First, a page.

Who sets up a hashtag?

You create a hashtag simply by putting the # symbol in front of a word, phrase or abbreviation. No one ‘owns’ or controls a hashtag, although the usual rules around trademarks still apply. So trying to use a recognised brand name as a hashtag to promote your product could get you into trouble.

Should I use a hashtag for my business?

In my training classes, the hashtag discussion often prompts someone to suggest using their business name as a hashtag in all their posts. Such as #gerbilcomputers (that’s a made-up name, by the way).

I don’t recommend this for small businesses because who else, other than you, is likely to use that hashtag? When people talk about you on social media, you want them to mention your account name, as that increases the chances of getting more followers and mentions.

The tweet: “I bought a great new laptop today from @gerbilcomputers” would be more effective than: “I bought a great new laptop today from #gerbilcomputers.”

However, brand hashtags do work, where an organisation already has an established presence in their market.

So how should my business use hashtags?

There are lots of ways that hashtags can benefit your business. These include:

1. Following or joining in discussions relevant to your area or industry. For example, every week, between 7.30pm and 8.30pm, small businesses in Dorset hold a virtual networking session on Twitter, using the hashtag #dorsethour.

There are lots of similar virtual gatherings using hashtags including #yorkshirehour, #weddinghour, and #charityhour. These can be a great way of making new contacts or hearing the latest news in your area or business sector.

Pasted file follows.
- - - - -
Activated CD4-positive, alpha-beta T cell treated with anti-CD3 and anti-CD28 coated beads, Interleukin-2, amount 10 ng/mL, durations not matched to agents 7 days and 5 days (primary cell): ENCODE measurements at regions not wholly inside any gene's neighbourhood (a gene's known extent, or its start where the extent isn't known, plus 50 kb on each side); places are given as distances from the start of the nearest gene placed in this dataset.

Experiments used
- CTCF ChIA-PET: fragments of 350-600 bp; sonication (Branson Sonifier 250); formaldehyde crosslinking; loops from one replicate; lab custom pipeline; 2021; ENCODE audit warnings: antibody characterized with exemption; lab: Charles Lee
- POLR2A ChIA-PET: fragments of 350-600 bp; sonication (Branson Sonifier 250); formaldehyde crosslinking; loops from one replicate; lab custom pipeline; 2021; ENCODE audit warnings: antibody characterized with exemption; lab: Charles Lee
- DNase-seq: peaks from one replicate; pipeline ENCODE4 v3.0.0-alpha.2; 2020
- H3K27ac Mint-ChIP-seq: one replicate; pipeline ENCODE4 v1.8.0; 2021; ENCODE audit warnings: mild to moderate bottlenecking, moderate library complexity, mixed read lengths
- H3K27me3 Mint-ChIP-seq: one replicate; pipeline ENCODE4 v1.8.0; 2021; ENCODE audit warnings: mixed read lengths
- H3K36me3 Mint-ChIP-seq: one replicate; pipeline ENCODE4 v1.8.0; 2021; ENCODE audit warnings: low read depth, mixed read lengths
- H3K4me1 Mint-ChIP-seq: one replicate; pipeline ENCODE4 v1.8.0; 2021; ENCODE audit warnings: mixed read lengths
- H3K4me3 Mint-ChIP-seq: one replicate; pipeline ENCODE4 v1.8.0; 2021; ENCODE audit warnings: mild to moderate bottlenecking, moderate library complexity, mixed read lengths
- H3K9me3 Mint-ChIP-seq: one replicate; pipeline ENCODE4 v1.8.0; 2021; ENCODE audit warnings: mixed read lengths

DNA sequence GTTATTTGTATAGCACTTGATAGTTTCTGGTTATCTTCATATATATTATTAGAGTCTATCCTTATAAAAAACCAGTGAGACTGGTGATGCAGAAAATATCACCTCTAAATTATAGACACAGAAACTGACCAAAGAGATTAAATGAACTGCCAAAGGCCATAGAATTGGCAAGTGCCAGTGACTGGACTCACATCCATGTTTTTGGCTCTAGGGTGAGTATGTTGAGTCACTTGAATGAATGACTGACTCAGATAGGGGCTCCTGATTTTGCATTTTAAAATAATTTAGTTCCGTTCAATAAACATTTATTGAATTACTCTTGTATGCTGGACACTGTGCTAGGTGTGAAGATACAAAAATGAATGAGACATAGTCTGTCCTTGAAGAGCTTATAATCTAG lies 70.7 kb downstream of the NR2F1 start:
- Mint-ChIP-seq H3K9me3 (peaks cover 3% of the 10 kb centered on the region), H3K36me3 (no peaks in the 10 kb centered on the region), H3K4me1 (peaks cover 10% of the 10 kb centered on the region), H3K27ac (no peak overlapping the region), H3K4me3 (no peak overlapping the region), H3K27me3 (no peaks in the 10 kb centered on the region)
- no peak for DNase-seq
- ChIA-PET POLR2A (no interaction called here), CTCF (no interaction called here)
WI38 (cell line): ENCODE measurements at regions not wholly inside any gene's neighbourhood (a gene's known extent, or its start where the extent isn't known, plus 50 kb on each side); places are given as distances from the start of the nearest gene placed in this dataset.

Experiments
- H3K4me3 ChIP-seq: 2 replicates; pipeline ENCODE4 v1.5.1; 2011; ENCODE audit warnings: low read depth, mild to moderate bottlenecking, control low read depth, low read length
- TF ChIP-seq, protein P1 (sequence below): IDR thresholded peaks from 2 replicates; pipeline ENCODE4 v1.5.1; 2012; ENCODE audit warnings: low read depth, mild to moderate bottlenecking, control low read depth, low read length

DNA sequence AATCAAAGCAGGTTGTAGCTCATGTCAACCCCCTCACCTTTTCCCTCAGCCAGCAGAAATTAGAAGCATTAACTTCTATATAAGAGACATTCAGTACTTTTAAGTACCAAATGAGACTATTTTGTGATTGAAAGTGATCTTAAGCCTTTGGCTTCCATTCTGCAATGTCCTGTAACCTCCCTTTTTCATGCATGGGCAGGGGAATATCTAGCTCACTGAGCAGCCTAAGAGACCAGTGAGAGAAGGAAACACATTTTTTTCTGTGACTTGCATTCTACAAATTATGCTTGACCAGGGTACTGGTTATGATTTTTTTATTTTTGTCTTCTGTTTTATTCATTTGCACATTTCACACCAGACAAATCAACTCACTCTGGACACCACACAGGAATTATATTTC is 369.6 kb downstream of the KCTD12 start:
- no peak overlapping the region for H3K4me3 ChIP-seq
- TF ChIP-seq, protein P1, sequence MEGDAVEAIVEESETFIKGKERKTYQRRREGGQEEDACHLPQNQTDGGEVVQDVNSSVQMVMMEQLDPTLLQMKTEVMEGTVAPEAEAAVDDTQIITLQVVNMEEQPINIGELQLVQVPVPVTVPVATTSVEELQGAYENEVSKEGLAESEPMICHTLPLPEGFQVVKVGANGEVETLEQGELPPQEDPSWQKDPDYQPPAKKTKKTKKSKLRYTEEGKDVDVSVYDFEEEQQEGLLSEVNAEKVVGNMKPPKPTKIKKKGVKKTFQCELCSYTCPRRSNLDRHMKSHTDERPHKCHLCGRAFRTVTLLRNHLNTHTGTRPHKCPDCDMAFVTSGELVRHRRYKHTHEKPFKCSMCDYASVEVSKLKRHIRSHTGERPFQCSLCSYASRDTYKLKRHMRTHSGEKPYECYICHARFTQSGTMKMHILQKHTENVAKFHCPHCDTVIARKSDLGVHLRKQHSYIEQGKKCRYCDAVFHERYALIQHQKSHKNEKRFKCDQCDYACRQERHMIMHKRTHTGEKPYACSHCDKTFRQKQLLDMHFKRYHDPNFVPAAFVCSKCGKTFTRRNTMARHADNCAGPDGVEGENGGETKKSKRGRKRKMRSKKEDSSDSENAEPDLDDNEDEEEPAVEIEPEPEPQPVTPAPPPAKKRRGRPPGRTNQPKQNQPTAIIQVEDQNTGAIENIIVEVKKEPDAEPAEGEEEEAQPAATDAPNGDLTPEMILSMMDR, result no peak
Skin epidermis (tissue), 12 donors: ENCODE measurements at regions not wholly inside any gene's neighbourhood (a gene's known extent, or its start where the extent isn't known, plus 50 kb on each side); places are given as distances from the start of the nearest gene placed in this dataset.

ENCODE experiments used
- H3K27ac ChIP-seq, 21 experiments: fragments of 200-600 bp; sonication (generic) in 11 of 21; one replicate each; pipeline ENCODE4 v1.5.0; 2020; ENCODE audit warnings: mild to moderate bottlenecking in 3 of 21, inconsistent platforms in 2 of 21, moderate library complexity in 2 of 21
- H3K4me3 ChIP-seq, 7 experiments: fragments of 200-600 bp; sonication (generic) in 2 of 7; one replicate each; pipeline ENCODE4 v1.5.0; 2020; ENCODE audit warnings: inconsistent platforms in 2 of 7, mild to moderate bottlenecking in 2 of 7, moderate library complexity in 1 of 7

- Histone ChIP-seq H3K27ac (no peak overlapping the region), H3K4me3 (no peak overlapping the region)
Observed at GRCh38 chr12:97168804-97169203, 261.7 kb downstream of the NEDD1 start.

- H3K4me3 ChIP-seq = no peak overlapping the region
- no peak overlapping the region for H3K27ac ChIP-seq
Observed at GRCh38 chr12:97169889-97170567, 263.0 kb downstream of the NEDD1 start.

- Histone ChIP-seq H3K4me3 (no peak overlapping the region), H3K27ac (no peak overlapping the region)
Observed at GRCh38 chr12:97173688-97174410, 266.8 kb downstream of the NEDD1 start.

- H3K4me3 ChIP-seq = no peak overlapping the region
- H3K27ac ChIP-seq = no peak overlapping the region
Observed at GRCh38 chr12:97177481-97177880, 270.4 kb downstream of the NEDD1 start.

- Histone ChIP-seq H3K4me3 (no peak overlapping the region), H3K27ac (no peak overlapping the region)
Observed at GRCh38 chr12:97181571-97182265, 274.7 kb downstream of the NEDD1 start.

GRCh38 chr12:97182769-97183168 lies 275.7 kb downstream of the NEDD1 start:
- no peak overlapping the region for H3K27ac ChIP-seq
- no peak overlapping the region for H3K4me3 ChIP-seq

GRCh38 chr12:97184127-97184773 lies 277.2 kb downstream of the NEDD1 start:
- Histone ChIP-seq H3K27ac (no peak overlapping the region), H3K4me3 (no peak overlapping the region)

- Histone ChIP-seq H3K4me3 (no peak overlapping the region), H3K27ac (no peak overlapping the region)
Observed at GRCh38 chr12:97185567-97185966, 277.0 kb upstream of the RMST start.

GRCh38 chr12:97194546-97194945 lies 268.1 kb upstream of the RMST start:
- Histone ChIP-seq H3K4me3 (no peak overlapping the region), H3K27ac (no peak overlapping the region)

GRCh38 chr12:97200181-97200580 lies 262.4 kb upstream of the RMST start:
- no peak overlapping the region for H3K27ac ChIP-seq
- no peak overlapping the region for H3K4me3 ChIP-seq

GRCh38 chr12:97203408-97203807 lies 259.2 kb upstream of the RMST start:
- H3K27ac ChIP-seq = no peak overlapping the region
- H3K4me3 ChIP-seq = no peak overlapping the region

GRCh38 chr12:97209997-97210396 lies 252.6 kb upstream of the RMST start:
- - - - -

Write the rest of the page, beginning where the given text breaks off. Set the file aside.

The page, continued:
2. Listen in on an industry event without being there. Most conference or event organisers now promote a preferred hashtag for people to use when talking about the event.

The hashtag I used above, #pcn2013, was for a conference I was interested in, but could not get to, last year. However, by following what people were saying using that hashtag, I was able to make new contacts and get a feel for what was happening.

Screenshot of #summersorted hashtag from Google+ 3. Using hashtags to promote a specific campaign. It might be a sale, a promotion of a specific product, or a focus on a specific issue. Choose a hashtag that you plan to use in every message relating to the campaign and watch how it gets retweeted or reused by others.

One of the hashtags regularly employed by Sainsbury’s in the last few months is #SummerSorted. It’s appeared in lots of tweets and Google+ posts related to seasonal products and their customers have picked up on it. The image to the right is taken from Google+.